What your employer needs to know when your child has a mental health illness – guest blog

Six months before her twelfth birthday, my daughter started suffering from anxiety. This rapidly progressed to severe depression (despite early intervention that included counselling and medication).

Our family life changed dramatically as we struggled to deal with what was happening. I went from being a busy, working mum to full time carer. It wasn’t a choice. My child was severely ill. I had to take care of her.

By now, my daughter had stopped speaking and was so severely ill she was unable to dress herself or do any of the basic tasks we take for granted. She no longer attended school, she was barely eating and lost so much weight we thought she’d have to be fed through a tube. She was severely suicidal and was admitted to hospital on several occasions.

For the first few months, my employer couldn’t have been more understanding. My boss was hugely supportive and I was able to take the time I needed to look after my daughter.

It wasn’t long, however, before the questions started. Suddenly, I felt under enormous pressure to justify what was happening. Worst of all, I was being asked questions that had no easy answers:

When are you coming back?

The simple answer is, I have no idea. My daughter has been ill for six months now. She’s showing slight signs of improvement, but nothing so dramatic I’m able to predict exactly when she’ll be well enough for me to go back to work.

 

When will the anti-depressants work?

Any parent of a depressed child will understand why this is a difficult question to answer. Finding medication that works with children is challenging. It’s difficult to get the dosage right, you may have to try several different types of medication, and the side effects are horrific. These include increased suicidal thoughts and tendencies, sleep problems and extreme nausea.

If your child is already depressed, chances are they already have suicidal thoughts, sleep problems and difficulty eating. Taking a medication that exacerbates all of this isn’t what any parent wants for their child.

And, of course, anti-depressants are only part of the cure. When – or if – the medication starts working, my daughter won’t suddenly be ‘okay’. She will need intensive counselling to help address the crippling anxiety that triggered her depression in the first place.

What caused her depression?

Oh my word… if only I had an easy answer to this one. Depression can be caused by any number of factors. These include trauma, genetic factors, abrupt life changes, or simply being someone who finds life too difficult from time to time.

We are starting to understand why my daughter became as ill as she did. But I’m sure we’ll never fully comprehend the connections between the different underlying causes that all contributed to her illness.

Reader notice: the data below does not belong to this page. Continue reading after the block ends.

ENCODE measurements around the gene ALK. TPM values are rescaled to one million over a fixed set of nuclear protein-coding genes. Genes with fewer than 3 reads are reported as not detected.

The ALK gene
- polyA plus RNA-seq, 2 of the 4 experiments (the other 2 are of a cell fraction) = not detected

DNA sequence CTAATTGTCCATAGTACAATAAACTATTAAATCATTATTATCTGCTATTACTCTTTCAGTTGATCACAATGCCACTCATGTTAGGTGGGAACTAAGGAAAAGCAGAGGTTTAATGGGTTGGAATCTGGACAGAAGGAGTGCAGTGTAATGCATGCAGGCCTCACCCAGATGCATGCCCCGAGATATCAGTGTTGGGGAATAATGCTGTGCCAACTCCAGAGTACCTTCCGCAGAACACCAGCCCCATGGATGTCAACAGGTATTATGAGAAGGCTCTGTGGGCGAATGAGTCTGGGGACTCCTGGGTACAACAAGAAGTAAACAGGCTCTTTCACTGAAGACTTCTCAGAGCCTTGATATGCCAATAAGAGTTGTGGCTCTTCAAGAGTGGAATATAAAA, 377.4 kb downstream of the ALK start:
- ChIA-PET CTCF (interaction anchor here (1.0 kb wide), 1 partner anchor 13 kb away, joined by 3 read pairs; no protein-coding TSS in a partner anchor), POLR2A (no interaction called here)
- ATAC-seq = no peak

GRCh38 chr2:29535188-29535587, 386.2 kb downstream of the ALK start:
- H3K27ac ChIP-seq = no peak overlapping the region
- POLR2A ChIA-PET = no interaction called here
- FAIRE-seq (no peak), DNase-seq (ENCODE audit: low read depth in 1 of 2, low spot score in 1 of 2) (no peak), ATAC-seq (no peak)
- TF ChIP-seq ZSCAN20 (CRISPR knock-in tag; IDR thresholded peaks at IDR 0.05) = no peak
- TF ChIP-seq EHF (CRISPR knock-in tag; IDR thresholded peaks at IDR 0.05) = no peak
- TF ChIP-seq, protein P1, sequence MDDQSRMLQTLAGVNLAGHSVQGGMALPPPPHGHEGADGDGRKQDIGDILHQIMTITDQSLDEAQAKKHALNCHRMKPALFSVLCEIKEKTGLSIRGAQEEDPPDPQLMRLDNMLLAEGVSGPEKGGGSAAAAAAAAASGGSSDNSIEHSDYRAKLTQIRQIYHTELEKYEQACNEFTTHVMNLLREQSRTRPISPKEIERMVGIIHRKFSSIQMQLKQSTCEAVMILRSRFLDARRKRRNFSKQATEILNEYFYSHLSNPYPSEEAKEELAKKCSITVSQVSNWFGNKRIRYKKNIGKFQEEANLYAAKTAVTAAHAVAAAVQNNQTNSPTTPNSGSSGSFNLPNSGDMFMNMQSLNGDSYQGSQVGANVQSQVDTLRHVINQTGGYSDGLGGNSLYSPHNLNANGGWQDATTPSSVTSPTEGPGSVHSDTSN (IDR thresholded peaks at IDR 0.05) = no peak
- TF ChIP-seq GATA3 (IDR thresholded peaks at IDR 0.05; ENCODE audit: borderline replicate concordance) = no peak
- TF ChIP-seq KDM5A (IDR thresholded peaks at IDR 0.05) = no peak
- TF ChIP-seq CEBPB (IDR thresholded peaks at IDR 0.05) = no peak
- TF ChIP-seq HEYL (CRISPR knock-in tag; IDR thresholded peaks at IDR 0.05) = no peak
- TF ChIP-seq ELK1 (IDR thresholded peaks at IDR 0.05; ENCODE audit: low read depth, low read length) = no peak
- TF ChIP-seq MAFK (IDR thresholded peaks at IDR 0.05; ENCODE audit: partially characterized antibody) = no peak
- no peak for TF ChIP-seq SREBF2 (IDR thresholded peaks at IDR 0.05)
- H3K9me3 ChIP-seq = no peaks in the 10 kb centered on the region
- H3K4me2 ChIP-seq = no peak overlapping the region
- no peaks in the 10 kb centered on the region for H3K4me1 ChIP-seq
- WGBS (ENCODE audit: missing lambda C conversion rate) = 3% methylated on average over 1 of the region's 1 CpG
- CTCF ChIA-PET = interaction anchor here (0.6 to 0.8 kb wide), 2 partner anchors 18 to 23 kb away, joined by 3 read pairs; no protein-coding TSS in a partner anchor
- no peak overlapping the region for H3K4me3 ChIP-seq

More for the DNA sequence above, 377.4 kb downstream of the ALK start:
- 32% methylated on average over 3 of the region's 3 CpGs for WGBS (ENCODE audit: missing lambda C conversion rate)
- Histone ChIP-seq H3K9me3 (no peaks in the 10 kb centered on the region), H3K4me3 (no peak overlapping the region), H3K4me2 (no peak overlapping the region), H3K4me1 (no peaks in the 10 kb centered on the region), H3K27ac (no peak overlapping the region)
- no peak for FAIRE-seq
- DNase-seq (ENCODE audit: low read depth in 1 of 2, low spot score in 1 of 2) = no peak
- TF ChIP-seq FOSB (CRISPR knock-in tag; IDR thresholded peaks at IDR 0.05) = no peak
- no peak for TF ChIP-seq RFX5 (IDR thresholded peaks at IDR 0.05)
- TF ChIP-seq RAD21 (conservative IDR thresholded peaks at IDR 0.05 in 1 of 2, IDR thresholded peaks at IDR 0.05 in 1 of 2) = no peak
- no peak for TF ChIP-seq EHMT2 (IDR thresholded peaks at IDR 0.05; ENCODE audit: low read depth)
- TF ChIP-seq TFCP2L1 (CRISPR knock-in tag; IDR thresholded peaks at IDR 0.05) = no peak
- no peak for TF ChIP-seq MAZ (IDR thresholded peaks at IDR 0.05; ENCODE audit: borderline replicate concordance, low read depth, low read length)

A resolution, of sorts

I eventually came to an arrangement with my employer. I know they tried their best to support me. It’s just very difficult for them, and me. They have a business to run; I have a sick child to take care of.

The main thing I’ve learned from the conversations we’ve had is the lack of understanding that still exists in the workplace around mental health issues.

Before my daughter fell ill, I had no real understanding of depression. I didn’t know what a terrible, debilitating, life threatening illness it can be. I had no idea that a person who is severely depressed lives in a state of constant fear and anxiety. I had no clue that, when you are depressed like this, every living second can feel like hell, and all you can think of is how much you want to die.

And I had absolutely no idea how difficult, challenging and terrifying it can be to try to take care of someone who is severely depressed. When this person is your eleven-year-old child, it’s a life changing experience. Watching my child suffer like this is the hardest thing I’ve ever had to do.

So when a parent has to suddenly take time off work because their child has mental health problems, employers need to understand this is as serious as any illness can get.

Your employee is watching the child they raised and loved unconditionally, disappear before their eyes. Your employee is grieving for what was, and trying to adjust to a future they never could have anticipated. Your employee needs time and understanding. Please give them that. It will make a huge difference to what they are going through.

 

About Anna

Until recently, Anna was a busy, working mum. This all changed when her eleven-year-old daughter was diagnosed with severe depression. Since then, Anna has become passionate about raising awareness of childhood and adolsecent mental health issues. She blogs about her own experiences and hopes this will help other parents in similar situations.

You can find out more about Anna and her family here: https://whenyourchildwantstodie.co.uk/

Anna is also very active on social media:

Twitter https://twitter.com/norasmum12

Facebook https://www.facebook.com/eileen.redmond.7587

 

 

 

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